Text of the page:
Chronic Myeloid Leukaemia: Symptoms, Causes & Treatment

Chronic Myeloid Leukaemia

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Chronic myeloid leukaemia, also known as chronic myelogenous leukaemia, is a rare form of cancer in the bone marrow or the spongy tissue inside bones where blood cells are generated. In CML, there is a subsequent rise in the white blood cell count. The word "chronic" in chronic myelogenous leukaemia denotes that this malignancy tends to advance more slowly than acute leukaemia. 

Therapy advancements have achieved a significantly better prognosis for those with chronic myeloid leukaemia symptoms. After diagnosis, most patients will have remission and live a long time. In this article, we will discuss all CML, its symptoms, types, causes, diagnosis, prevention, medicine, treatment and other essential details.

Disease Name

Chronic Myeloid Leukaemia

Alternative Name

Chronic Myelogenous Leukaemia

Symptoms

Weakness, Tiredness, Shortness of breath, Night sweats, Bone pain, Weight loss

Causes

Genetics, Age, Family history, Chemical exposure, Environmental factors

Diagnosis

Blood tests, Bone marrow biopsy, 

Treated by

Medical Oncologist, Surgical Oncologist

Treatment Options

Chemotherapy, Targeted Therapy, Immunotherapy, Stem cell transplant

What is Chronic Myeloid Leukaemia?

Chronic myeloid leukaemia is a type of blood cancer that begins in the bone marrow's myeloid cells or stem cells. Other names for the illness include chronic granulocytic leukaemia and chronic myelogenous leukaemia. 

  1. A genetic alteration (mutation) in the bone marrow-produced stem cells leads to CML. The mutation makes the stem cells create an excessive number of immature white blood cells. 

  2. Additionally, it causes a decline in the number of other blood cells, like red blood cells and chromosomes, or collections of DNA, which may be altered.

  3. Here a piece of DNA from one chromosome switches places with a piece from another within each stem cell. 

The "Philadelphia chromosome" is the name given to this mutation. Although the exact cause of this is unknown, it cannot be passed down to the offspring (child) and is not a trait that one is born with.

Now, many CML patients are leading a normal life, all thanks to therapy, which has transformed the condition from a life-threatening sickness.

Chronic Myeloid Leukaemia Stages

About 15% of all leukaemia patients suffer mainly from chronic myeloid leukaemia. CML can strike anyone at any age. However, it usually strikes elderly people.  

There are four chronic myeloid leukaemia stages:

  1. Chronic CML: The word "chronic" frequently denotes a persistent condition. This phrase CML refers to the proportion of blasts (immature white blood cells) in the bone marrow and blood. 

    1. When suffering from chronic CML, about 10% of the blood and bone marrow cells are blasted. For about 80% to 90% of cases, CML is chronic for most patients. However, patients suffering from chronic CML may or may not experience symptoms.

  2. Accelerated CML: In this stage, blasts comprise 10% to 19% of the blood or bone marrow cells. Basophils are white blood cells that secrete enzymes to enhance blood flow and avoid blood clots. One might have higher basophil levels if he/she has CML.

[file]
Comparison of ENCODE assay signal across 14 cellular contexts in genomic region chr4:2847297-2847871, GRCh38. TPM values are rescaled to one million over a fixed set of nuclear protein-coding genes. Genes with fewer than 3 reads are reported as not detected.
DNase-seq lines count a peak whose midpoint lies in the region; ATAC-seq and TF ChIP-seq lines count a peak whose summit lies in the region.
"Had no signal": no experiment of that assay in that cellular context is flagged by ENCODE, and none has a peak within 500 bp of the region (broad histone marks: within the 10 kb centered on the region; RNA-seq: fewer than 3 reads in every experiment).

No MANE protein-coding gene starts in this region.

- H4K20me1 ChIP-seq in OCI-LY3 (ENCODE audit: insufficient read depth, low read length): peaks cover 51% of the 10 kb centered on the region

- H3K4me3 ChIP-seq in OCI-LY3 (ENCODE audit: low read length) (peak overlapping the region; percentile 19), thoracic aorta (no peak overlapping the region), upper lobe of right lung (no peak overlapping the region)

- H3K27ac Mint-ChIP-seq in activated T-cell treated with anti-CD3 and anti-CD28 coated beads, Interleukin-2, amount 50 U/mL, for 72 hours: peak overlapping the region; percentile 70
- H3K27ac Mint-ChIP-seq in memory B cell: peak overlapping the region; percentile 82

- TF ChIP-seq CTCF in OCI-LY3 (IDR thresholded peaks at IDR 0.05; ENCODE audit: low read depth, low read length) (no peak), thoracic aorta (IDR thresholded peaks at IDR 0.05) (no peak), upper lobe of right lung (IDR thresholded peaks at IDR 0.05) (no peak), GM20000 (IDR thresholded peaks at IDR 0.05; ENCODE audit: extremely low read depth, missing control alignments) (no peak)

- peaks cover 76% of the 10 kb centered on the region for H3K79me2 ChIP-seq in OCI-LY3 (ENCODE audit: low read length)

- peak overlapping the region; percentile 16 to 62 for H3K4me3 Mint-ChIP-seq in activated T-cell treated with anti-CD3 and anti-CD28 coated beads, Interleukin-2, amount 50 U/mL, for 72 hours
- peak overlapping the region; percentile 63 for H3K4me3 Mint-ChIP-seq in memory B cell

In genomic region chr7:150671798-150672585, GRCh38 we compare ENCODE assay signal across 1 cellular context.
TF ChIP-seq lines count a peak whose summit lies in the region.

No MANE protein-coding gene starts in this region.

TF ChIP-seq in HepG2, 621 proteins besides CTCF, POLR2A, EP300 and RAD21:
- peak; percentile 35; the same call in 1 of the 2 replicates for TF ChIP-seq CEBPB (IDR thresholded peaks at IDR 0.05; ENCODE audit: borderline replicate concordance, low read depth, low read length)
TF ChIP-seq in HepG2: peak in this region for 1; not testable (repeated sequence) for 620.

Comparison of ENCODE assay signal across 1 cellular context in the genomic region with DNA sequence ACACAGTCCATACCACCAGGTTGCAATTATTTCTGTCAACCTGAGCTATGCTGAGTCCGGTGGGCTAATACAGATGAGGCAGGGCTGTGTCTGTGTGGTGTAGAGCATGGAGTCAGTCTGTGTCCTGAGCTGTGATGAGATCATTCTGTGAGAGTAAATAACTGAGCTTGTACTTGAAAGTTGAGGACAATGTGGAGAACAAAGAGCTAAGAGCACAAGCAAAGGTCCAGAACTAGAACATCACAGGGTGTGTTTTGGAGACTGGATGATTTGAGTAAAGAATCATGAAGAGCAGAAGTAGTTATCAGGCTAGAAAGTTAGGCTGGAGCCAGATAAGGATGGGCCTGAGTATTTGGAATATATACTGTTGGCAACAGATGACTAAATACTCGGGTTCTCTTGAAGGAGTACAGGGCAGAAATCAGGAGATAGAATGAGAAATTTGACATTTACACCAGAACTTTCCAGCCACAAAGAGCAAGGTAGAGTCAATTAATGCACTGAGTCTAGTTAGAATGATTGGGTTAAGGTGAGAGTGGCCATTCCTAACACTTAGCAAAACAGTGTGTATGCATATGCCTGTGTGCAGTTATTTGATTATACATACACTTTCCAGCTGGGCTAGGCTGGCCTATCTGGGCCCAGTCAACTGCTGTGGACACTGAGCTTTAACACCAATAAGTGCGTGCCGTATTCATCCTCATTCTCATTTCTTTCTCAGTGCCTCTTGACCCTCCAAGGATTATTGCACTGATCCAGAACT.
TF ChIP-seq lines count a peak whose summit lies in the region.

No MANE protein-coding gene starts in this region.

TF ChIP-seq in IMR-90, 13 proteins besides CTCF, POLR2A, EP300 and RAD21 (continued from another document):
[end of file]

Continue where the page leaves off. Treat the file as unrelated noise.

3. Blast (Blast Crisis) CML: Blast CML is life-threatening. Tests have shown that blasts make up 20% or more cells in the blood or bone marrow. People with blast phase CML have prominent symptoms like fatigue, fever, weight loss and shortness of breath. 

  4. Resistant CML: Resistant CML is a condition that recurs after therapy or doesn't improve the patient’s condition.

Chronic Myeloid Leukaemia Symptoms

Different phases of CML may have different symptoms. A person might not have any symptoms throughout the chronic stage. But, when they show up, they are non-specific, which means they may resemble the symptoms of numerous other illnesses. 

The significant chronic myeloid leukaemia symptoms include: 

  1. Weakness

  2. Tiredness

  3. Shortness of breath

  4. Night sweats

  5. Bone pain

  6. Weight loss

  7. Fever

  8. Feeling bloating in the stomach

  9. Feeling full after very easily

  10. Tenderness in the left side of the stomach

  11. Pale skin and shortness of breath

  12. A high temperature

  13. Bruising and bleeding easily

  14. Frequent infections

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Chronic Myeloid Leukaemia Cause

The exact cause of CML is not well understood, but researchers believe that a combination of genetic and environmental factors plays a role in its development.

Chronic Myeloid Leukaemia Risk Factors

The risk factors that increase an individual's likelihood of developing CML are as follows. 

  1. Older Age: The risk of getting CML goes up with age. The average age of those who receive a CML diagnosis is 64.

  2. Gender: It is unknown why men are significantly more likely than women to have this condition.

  3. Exposure to Radiation: The risk of developing CML rises with high-dose radiation exposure (such as being a survivor of an atomic bomb explosion or nuclear reactor accident). 

  4. Family History: While most CML cases are not inherited, having a family member with CML or another type of leukaemia may slightly increase the risk of developing the disease.

  5. Previous Cancer Treatments: Individuals who have received certain types of chemotherapy or radiation therapy for other cancers may have a slightly higher risk of developing CML later in life. However, the absolute risk remains relatively low.

Prevention of Chronic Myeloid Leukaemia